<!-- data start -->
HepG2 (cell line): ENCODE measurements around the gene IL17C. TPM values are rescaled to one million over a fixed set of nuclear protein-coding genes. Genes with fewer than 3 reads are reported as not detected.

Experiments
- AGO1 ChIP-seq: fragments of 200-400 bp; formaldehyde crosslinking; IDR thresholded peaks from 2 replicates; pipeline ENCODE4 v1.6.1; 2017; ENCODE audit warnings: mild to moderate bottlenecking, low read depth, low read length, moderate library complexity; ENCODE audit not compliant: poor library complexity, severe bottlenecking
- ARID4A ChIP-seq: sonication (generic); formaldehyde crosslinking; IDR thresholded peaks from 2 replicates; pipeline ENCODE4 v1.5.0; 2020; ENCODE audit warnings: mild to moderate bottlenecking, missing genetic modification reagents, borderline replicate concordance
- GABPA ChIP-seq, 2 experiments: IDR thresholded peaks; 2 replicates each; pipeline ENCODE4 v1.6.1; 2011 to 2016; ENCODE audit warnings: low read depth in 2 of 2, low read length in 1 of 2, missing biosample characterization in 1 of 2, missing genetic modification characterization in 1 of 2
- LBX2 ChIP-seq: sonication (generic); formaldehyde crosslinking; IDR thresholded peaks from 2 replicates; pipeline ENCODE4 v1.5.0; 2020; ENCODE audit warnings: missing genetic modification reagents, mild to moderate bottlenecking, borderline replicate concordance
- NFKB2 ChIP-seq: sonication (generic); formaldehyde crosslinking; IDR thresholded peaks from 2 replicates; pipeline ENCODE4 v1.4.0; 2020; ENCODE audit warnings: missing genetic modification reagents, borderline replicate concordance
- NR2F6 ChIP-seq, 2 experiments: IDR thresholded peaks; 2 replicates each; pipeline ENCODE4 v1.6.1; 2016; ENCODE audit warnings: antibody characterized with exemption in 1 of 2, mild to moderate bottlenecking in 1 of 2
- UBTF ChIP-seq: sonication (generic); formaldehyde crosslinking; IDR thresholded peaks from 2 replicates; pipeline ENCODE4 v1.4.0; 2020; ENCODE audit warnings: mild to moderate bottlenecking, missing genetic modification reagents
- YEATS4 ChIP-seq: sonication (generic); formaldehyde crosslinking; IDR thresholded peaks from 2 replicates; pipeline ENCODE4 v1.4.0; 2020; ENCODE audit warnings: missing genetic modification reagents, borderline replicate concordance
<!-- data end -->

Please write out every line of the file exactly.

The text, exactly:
HepG2 (cell line): ENCODE measurements around the gene IL17C. TPM values are rescaled to one million over a fixed set of nuclear protein-coding genes. Genes with fewer than 3 reads are reported as not detected.

Experiments
- AGO1 ChIP-seq: fragments of 200-400 bp; formaldehyde crosslinking; IDR thresholded peaks from 2 replicates; pipeline ENCODE4 v1.6.1; 2017; ENCODE audit warnings: mild to moderate bottlenecking, low read depth, low read length, moderate library complexity; ENCODE audit not compliant: poor library complexity, severe bottlenecking
- ARID4A ChIP-seq: sonication (generic); formaldehyde crosslinking; IDR thresholded peaks from 2 replicates; pipeline ENCODE4 v1.5.0; 2020; ENCODE audit warnings: mild to moderate bottlenecking, missing genetic modification reagents, borderline replicate concordance
- GABPA ChIP-seq, 2 experiments: IDR thresholded peaks; 2 replicates each; pipeline ENCODE4 v1.6.1; 2011 to 2016; ENCODE audit warnings: low read depth in 2 of 2, low read length in 1 of 2, missing biosample characterization in 1 of 2, missing genetic modification characterization in 1 of 2
- LBX2 ChIP-seq: sonication (generic); formaldehyde crosslinking; IDR thresholded peaks from 2 replicates; pipeline ENCODE4 v1.5.0; 2020; ENCODE audit warnings: missing genetic modification reagents, mild to moderate bottlenecking, borderline replicate concordance
- NFKB2 ChIP-seq: sonication (generic); formaldehyde crosslinking; IDR thresholded peaks from 2 replicates; pipeline ENCODE4 v1.4.0; 2020; ENCODE audit warnings: missing genetic modification reagents, borderline replicate concordance
- NR2F6 ChIP-seq, 2 experiments: IDR thresholded peaks; 2 replicates each; pipeline ENCODE4 v1.6.1; 2016; ENCODE audit warnings: antibody characterized with exemption in 1 of 2, mild to moderate bottlenecking in 1 of 2
- UBTF ChIP-seq: sonication (generic); formaldehyde crosslinking; IDR thresholded peaks from 2 replicates; pipeline ENCODE4 v1.4.0; 2020; ENCODE audit warnings: mild to moderate bottlenecking, missing genetic modification reagents
- YEATS4 ChIP-seq: sonication (generic); formaldehyde crosslinking; IDR thresholded peaks from 2 replicates; pipeline ENCODE4 v1.4.0; 2020; ENCODE audit warnings: missing genetic modification reagents, borderline replicate concordance